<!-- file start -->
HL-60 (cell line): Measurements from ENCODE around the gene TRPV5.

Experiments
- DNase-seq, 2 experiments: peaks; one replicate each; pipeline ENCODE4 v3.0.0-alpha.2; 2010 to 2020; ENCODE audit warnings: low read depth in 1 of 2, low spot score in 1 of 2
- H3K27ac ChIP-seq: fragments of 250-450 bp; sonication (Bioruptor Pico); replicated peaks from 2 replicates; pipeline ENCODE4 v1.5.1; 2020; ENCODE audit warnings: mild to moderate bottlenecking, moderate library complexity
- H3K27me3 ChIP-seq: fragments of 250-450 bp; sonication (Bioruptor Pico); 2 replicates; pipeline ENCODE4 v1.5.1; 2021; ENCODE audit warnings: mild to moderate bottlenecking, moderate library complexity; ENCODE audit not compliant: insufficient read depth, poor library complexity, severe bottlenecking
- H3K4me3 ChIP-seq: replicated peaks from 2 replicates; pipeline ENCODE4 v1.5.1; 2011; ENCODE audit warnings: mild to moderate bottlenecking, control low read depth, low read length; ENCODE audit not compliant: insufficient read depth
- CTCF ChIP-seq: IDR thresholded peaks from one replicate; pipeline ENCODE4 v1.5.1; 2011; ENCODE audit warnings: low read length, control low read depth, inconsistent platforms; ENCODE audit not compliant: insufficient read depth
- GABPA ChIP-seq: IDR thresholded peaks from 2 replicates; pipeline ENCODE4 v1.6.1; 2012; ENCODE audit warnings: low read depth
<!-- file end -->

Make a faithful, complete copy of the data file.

HL-60 (cell line): Measurements from ENCODE around the gene TRPV5.

Experiments
- DNase-seq, 2 experiments: peaks; one replicate each; pipeline ENCODE4 v3.0.0-alpha.2; 2010 to 2020; ENCODE audit warnings: low read depth in 1 of 2, low spot score in 1 of 2
- H3K27ac ChIP-seq: fragments of 250-450 bp; sonication (Bioruptor Pico); replicated peaks from 2 replicates; pipeline ENCODE4 v1.5.1; 2020; ENCODE audit warnings: mild to moderate bottlenecking, moderate library complexity
- H3K27me3 ChIP-seq: fragments of 250-450 bp; sonication (Bioruptor Pico); 2 replicates; pipeline ENCODE4 v1.5.1; 2021; ENCODE audit warnings: mild to moderate bottlenecking, moderate library complexity; ENCODE audit not compliant: insufficient read depth, poor library complexity, severe bottlenecking
- H3K4me3 ChIP-seq: replicated peaks from 2 replicates; pipeline ENCODE4 v1.5.1; 2011; ENCODE audit warnings: mild to moderate bottlenecking, control low read depth, low read length; ENCODE audit not compliant: insufficient read depth
- CTCF ChIP-seq: IDR thresholded peaks from one replicate; pipeline ENCODE4 v1.5.1; 2011; ENCODE audit warnings: low read length, control low read depth, inconsistent platforms; ENCODE audit not compliant: insufficient read depth
- GABPA ChIP-seq: IDR thresholded peaks from 2 replicates; pipeline ENCODE4 v1.6.1; 2012; ENCODE audit warnings: low read depth